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BWW Blog: A Virtual Reading of a New Musical

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No matter what show is being performed, figuring out how to do theatre in a virtual format has required some work. 

BWW Blog: A Virtual Reading of a New Musical

With the announcement that Chico State would be primarily online for the fall semester, the theatre department decided to do virtual performances streamed online. Along with this, we're getting an exciting opportunity. One of these productions will be a reading of a brand-new musical. "Breathe: A Portrait of a Pandemic" presents five vignettes that each reflect on the experiences of living through the current pandemic. While other schools are performing scenes from the show, we are going to be the first to do the whole thing. Working on the world premiere of a musical while simultaneously doing virtual productions for the first time has had its challenges, but it has also been a really exciting experience.

No matter what show is being performed, figuring out how to do theatre in a virtual format has required some work. Our production manager spent a great deal of time experimenting with different streaming platforms and found that StreamYard worked best for what we needed to do. It functions very similarly to Zoom, but it allows people in the waiting room to actually see and hear what's going on and enables the use of background photos (behind all the individual videos) that we've been using for sets. Unfortunately, the nature of the digital format makes it difficult to perform a musical live. As we found out during a disastrous attempt to sing happy birthday over Zoom, even slight sound delays make it almost impossible for multiple people to sing cohesively. To work around this, individual actors are recording their songs separately and their performances will be edited together. The entire show will be prerecorded, and the final film will be available for streaming. It's not exactly the live theatre that we know and love, but at least it allows us to do some kind of production. It also gives us some experience that's a little closer to working in film, which could beneficial later down the line.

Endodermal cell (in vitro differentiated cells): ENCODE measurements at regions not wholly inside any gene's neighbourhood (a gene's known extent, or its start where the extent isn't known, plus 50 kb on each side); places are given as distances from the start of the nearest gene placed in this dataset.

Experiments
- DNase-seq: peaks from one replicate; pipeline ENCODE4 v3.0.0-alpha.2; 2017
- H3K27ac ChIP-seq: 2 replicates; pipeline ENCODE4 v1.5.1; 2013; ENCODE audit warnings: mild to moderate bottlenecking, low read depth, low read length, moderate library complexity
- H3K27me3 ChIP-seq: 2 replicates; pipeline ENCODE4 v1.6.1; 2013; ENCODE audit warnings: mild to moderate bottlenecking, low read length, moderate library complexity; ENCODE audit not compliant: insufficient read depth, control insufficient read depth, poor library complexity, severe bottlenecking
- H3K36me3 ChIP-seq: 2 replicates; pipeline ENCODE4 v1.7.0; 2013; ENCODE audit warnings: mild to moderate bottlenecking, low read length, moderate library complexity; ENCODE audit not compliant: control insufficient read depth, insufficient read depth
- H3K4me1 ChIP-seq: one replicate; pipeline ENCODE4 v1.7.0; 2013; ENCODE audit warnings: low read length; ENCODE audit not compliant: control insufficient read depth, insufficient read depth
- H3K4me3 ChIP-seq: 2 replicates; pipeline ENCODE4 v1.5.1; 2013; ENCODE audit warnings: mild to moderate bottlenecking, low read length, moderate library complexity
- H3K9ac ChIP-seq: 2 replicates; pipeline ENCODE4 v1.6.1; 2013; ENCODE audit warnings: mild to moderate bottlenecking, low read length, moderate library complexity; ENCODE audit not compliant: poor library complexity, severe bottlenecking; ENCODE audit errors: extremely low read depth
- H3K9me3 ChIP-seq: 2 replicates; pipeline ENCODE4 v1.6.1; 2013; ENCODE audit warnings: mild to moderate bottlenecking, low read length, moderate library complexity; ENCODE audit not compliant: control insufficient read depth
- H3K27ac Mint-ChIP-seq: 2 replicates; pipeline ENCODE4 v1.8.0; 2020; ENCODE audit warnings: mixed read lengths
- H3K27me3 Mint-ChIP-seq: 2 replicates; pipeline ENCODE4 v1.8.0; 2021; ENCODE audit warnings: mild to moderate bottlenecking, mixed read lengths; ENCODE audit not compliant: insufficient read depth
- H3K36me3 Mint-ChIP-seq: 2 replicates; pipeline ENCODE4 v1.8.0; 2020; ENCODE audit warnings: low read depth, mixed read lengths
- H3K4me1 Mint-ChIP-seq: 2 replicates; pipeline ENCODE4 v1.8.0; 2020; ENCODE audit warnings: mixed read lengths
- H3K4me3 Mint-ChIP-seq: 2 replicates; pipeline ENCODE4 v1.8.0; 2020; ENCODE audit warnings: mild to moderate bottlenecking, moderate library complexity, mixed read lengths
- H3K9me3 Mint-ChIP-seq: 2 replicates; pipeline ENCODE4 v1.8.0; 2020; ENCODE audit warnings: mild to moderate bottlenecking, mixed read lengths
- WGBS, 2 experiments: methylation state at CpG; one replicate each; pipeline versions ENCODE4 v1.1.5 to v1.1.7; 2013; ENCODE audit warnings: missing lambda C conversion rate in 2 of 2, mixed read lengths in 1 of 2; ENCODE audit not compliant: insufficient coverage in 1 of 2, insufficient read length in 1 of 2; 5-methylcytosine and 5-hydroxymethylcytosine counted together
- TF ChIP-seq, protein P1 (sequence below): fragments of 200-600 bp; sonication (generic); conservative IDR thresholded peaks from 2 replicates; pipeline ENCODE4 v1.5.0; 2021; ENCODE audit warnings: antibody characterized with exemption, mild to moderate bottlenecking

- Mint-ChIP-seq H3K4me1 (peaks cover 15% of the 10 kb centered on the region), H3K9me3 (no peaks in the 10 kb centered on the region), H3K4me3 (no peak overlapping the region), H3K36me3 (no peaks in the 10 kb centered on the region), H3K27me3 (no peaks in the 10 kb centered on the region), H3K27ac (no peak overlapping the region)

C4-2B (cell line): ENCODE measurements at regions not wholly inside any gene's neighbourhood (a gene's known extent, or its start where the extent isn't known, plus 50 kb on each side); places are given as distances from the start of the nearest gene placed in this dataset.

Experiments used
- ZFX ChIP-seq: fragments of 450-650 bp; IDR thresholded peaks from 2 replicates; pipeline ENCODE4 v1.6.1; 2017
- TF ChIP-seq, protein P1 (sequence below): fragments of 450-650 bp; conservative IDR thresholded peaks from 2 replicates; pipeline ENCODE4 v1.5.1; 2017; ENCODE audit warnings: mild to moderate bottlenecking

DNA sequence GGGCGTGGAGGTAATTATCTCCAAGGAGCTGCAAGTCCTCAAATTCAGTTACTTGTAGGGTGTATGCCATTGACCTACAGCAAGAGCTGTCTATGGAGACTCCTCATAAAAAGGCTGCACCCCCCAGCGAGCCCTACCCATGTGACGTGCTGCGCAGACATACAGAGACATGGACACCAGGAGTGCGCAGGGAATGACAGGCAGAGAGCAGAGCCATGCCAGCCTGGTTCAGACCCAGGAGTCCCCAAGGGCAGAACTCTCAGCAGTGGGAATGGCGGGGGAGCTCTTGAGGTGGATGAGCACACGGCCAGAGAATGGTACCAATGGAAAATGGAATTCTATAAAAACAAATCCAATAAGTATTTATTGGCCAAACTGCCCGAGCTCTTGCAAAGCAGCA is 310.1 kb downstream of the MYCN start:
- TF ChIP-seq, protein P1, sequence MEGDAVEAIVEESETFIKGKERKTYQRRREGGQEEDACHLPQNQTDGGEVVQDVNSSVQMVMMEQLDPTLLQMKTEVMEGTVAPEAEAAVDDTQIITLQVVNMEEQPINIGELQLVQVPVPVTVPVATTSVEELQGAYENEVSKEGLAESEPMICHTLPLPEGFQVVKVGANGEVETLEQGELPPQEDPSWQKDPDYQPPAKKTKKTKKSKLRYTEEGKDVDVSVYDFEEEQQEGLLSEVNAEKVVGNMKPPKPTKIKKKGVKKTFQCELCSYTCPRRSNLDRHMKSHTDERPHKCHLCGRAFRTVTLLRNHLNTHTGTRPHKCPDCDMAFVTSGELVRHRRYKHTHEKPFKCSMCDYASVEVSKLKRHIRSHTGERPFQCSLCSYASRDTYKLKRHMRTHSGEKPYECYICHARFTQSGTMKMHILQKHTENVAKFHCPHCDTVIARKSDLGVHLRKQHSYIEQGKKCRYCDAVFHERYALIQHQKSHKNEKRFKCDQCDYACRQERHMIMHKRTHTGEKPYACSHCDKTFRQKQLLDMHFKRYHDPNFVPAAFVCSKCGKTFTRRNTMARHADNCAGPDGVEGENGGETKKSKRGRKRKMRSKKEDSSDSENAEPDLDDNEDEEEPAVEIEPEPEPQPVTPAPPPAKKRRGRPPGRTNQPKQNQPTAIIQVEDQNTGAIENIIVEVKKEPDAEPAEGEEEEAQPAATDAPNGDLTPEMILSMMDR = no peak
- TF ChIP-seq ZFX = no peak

Our very first rehearsal began with us discussing the way that the virtual performance would function, but we quickly moved into talking about the show itself. We were extremely fortunate to have Jodi Picoult and Timothy Allen McDonald (who conceived the show and contributed to the libretto) join the meeting to share some of the inspiration behind the piece. It was really cool to hear how their personal lives influenced the work. They also shared how the project came together and their hopes for the show in the future. We even got the chance to ask them questions. At a later date, we got to have a Q&A session with one of the composers, Douglas Lyons, who also worked a little with the actors in one of the scenes. This really highlighted what an incredibly opportunity this was. It was amazing to have an open dialogue with industry professionals and to really recognize that we were a part of bringing their vision to life. It filled me with so much joy and gratitude and made me really excited for the rehearsal process.